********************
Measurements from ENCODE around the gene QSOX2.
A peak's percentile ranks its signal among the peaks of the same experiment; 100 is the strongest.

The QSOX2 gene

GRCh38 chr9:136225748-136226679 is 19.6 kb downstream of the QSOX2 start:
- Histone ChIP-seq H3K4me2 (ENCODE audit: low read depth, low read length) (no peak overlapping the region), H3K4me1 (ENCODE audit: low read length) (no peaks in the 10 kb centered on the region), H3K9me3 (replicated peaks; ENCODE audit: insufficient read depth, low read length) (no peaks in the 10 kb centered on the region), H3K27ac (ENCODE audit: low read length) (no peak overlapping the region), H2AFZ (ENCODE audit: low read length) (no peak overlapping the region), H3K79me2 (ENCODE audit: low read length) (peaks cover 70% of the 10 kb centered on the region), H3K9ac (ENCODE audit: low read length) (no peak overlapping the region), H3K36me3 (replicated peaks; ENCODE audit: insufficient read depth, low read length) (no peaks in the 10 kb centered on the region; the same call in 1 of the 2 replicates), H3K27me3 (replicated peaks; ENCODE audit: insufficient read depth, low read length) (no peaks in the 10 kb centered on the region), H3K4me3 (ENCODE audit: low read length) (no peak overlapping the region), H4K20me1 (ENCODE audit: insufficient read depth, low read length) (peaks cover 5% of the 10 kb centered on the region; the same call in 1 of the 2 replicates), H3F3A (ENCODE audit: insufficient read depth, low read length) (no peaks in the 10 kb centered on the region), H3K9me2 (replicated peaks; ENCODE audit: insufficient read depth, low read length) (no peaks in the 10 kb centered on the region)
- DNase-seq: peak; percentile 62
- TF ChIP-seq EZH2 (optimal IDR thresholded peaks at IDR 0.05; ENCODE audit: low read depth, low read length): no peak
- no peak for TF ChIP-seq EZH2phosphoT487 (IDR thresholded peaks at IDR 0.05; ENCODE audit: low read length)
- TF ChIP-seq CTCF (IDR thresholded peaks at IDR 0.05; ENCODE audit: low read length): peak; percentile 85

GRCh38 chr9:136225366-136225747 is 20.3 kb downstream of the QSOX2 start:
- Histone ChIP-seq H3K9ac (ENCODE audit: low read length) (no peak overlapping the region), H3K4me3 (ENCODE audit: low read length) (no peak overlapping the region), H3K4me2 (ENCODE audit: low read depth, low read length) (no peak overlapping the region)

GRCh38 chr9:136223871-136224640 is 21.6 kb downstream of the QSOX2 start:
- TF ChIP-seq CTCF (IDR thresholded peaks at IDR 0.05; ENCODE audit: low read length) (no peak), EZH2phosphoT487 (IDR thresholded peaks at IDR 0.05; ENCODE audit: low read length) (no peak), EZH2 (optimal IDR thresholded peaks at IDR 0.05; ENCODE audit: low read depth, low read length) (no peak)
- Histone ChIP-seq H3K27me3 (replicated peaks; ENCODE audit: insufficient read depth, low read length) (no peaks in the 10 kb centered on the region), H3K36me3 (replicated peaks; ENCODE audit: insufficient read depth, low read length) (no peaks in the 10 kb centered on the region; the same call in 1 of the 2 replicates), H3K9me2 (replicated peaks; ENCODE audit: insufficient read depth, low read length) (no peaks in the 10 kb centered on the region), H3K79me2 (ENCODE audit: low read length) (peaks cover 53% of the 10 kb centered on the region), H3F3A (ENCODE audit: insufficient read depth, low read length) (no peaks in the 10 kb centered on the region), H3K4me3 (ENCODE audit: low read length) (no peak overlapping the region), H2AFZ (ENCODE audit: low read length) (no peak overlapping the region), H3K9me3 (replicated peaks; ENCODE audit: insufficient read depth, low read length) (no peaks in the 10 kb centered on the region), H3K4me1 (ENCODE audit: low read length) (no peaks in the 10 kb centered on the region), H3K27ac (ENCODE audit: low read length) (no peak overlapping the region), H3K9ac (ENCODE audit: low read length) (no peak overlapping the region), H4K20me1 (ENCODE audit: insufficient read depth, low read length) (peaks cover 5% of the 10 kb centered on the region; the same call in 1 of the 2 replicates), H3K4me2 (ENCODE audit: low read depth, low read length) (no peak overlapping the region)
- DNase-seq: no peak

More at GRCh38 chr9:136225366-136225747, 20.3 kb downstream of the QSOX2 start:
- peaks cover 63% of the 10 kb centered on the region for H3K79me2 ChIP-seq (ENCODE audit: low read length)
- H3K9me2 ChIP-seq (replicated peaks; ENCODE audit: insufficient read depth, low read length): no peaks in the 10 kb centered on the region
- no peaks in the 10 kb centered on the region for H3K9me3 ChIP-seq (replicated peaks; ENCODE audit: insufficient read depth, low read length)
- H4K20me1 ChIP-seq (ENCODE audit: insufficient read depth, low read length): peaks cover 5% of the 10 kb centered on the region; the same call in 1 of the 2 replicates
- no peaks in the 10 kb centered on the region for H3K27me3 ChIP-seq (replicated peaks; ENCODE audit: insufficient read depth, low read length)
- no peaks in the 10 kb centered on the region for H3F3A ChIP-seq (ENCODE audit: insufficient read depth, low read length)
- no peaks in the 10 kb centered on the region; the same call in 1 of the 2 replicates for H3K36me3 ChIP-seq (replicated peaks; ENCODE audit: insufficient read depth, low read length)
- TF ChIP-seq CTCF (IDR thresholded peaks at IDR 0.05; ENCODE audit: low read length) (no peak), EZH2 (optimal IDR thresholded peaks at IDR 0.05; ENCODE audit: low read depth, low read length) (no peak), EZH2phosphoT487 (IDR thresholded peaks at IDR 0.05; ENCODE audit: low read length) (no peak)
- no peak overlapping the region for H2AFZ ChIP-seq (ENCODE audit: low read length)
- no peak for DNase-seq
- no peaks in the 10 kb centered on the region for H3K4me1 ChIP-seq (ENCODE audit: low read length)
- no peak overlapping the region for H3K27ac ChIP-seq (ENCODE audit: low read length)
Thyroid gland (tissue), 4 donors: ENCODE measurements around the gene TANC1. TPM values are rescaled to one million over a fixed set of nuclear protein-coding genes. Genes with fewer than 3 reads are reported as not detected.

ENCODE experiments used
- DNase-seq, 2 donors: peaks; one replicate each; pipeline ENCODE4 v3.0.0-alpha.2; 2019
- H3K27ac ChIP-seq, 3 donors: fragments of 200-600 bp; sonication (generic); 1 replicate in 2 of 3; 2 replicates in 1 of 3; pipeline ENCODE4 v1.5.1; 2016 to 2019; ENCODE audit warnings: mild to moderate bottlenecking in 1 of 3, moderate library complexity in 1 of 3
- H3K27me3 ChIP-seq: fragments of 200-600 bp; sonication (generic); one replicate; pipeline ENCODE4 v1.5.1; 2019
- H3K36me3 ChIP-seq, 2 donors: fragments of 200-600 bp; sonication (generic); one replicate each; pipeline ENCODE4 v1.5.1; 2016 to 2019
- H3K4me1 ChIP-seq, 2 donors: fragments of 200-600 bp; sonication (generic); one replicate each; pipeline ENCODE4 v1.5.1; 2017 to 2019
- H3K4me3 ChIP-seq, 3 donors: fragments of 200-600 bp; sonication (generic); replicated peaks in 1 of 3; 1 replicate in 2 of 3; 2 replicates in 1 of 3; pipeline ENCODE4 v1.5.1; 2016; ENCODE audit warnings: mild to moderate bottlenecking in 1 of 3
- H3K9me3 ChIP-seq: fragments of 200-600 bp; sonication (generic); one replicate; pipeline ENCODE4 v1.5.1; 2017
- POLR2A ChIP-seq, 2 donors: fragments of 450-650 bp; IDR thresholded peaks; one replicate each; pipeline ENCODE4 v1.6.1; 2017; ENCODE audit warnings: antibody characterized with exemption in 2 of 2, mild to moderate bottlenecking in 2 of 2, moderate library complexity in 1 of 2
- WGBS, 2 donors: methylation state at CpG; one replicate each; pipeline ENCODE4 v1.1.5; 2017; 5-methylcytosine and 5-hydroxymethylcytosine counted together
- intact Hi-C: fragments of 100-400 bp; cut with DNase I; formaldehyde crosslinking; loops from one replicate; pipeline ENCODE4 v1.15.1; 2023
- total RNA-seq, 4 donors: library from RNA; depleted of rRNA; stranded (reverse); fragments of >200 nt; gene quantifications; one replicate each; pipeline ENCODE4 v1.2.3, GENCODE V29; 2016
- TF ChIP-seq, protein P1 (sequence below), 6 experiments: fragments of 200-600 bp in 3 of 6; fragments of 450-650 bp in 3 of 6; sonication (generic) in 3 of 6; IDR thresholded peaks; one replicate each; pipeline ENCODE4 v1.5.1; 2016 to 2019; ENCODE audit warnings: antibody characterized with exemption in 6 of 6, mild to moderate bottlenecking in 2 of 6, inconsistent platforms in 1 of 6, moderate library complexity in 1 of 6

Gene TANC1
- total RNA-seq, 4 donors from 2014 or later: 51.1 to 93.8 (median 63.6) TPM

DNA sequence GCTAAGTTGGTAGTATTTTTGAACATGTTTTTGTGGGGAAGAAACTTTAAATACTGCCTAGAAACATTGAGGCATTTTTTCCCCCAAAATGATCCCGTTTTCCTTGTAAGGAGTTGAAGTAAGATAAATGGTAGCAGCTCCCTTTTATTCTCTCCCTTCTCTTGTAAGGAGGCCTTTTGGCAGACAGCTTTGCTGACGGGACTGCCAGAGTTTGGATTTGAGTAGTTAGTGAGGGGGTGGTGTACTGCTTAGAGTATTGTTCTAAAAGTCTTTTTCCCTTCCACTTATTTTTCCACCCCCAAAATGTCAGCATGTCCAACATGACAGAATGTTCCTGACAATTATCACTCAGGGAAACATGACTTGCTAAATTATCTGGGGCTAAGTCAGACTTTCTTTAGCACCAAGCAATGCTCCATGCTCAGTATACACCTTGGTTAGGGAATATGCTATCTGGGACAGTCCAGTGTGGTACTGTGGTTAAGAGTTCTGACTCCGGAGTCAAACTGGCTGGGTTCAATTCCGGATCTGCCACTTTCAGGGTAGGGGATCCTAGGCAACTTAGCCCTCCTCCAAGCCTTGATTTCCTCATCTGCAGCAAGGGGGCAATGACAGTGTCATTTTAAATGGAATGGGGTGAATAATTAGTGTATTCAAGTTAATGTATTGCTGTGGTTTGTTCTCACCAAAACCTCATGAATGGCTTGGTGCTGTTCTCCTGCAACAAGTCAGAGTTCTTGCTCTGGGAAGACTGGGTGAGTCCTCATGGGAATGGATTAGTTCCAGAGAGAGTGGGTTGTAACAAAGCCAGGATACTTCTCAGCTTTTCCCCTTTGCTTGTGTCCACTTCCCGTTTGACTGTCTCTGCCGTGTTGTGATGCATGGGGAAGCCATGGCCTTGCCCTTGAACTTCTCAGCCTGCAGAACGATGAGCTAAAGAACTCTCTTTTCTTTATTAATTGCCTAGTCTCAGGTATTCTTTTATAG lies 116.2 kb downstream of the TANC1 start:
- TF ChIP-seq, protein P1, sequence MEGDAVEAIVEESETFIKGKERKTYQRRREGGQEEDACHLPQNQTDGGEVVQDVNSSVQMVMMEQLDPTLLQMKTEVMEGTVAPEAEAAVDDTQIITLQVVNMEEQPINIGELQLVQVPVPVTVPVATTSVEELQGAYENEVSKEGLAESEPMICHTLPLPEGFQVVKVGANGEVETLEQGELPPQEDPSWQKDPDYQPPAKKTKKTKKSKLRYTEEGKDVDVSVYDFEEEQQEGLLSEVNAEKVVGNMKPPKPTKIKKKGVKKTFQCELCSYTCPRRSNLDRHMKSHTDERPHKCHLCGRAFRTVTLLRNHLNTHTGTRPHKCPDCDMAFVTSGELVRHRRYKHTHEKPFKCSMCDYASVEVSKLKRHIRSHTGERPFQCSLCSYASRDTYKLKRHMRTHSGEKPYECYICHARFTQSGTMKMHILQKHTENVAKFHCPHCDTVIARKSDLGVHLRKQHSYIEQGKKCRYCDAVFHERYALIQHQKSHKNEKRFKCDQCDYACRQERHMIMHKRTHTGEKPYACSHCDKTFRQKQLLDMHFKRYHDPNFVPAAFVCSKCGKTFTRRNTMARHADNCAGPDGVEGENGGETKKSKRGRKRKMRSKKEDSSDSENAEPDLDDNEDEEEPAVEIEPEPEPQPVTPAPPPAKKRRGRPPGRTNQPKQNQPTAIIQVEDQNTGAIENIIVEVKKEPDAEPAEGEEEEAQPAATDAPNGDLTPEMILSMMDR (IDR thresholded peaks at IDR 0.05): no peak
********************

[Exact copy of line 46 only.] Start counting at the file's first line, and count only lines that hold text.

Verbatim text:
- TF ChIP-seq, protein P1, sequence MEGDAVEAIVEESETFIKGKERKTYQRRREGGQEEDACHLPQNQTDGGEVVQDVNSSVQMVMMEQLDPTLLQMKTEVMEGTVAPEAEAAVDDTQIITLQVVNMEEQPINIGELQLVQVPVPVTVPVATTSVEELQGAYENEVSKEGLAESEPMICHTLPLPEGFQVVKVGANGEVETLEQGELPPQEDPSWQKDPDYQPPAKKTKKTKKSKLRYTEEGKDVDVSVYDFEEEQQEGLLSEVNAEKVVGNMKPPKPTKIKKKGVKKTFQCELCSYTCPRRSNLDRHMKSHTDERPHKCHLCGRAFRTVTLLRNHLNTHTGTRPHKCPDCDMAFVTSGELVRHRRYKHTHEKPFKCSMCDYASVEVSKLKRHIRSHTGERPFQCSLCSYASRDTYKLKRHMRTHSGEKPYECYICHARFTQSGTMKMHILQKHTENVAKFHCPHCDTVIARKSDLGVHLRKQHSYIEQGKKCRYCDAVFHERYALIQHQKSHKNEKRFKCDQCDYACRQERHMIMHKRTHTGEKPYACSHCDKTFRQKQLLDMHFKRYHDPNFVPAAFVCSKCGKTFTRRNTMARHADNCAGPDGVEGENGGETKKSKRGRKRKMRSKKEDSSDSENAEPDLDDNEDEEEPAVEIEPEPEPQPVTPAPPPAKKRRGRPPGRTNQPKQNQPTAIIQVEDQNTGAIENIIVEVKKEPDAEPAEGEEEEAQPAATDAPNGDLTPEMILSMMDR (IDR thresholded peaks at IDR 0.05): no peak